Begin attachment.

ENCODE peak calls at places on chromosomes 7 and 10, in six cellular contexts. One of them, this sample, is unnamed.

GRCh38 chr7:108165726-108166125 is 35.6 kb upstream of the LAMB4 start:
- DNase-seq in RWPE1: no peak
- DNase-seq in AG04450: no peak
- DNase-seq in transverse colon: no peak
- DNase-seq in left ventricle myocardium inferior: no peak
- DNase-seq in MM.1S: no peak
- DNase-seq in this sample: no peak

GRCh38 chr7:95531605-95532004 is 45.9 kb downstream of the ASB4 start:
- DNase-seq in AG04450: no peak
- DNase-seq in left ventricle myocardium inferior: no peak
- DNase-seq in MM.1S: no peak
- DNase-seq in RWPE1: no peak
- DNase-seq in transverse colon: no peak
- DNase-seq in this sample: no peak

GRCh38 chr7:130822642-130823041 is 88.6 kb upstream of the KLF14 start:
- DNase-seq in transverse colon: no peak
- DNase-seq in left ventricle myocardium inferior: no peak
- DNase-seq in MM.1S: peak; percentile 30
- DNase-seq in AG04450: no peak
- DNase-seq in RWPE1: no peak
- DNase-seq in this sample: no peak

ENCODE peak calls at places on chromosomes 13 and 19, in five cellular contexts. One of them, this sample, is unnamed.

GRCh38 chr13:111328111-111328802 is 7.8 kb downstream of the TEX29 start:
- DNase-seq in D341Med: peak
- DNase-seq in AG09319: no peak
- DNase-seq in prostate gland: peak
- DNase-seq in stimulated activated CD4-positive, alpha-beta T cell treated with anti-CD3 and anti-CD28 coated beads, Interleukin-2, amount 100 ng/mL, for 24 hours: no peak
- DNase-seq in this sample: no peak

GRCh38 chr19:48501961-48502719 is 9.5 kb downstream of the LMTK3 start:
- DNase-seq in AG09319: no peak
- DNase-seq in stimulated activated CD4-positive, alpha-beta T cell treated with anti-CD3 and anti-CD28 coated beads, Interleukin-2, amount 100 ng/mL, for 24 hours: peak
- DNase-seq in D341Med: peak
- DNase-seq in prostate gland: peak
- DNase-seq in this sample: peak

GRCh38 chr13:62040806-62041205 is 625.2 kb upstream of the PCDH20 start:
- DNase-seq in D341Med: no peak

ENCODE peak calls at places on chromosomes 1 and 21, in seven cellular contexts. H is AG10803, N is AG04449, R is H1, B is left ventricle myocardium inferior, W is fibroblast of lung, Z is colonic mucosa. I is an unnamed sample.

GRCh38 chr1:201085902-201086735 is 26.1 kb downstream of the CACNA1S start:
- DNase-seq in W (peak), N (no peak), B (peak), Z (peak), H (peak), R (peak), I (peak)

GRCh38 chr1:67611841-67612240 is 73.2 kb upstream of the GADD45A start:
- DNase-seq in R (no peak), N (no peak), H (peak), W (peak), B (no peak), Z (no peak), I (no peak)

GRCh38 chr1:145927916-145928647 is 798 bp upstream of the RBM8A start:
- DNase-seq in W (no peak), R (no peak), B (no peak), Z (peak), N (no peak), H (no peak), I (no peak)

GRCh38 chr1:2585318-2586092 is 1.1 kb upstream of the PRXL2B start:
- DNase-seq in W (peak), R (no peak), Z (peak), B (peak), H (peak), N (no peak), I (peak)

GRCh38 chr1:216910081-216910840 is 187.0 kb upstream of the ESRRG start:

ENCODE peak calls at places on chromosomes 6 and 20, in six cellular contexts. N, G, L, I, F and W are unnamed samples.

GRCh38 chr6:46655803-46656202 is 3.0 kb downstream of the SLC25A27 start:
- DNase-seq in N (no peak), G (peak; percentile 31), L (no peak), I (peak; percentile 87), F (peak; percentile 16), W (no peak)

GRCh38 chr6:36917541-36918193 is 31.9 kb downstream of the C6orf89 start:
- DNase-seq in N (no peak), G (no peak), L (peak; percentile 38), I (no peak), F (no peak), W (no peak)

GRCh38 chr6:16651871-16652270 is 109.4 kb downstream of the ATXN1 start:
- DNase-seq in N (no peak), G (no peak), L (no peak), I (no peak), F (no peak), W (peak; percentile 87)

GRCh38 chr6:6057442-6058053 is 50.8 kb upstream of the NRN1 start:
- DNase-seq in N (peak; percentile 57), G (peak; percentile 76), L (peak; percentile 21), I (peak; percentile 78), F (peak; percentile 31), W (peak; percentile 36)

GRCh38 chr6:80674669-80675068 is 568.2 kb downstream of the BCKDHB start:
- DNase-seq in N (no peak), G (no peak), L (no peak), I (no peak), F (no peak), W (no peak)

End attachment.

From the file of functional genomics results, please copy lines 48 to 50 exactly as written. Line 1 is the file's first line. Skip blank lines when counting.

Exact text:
ENCODE peak calls at places on chromosomes 6 and 20, in six cellular contexts. N, G, L, I, F and W are unnamed samples.

GRCh38 chr6:46655803-46656202 is 3.0 kb downstream of the SLC25A27 start:
- DNase-seq in N (no peak), G (peak; percentile 31), L (no peak), I (peak; percentile 87), F (peak; percentile 16), W (no peak)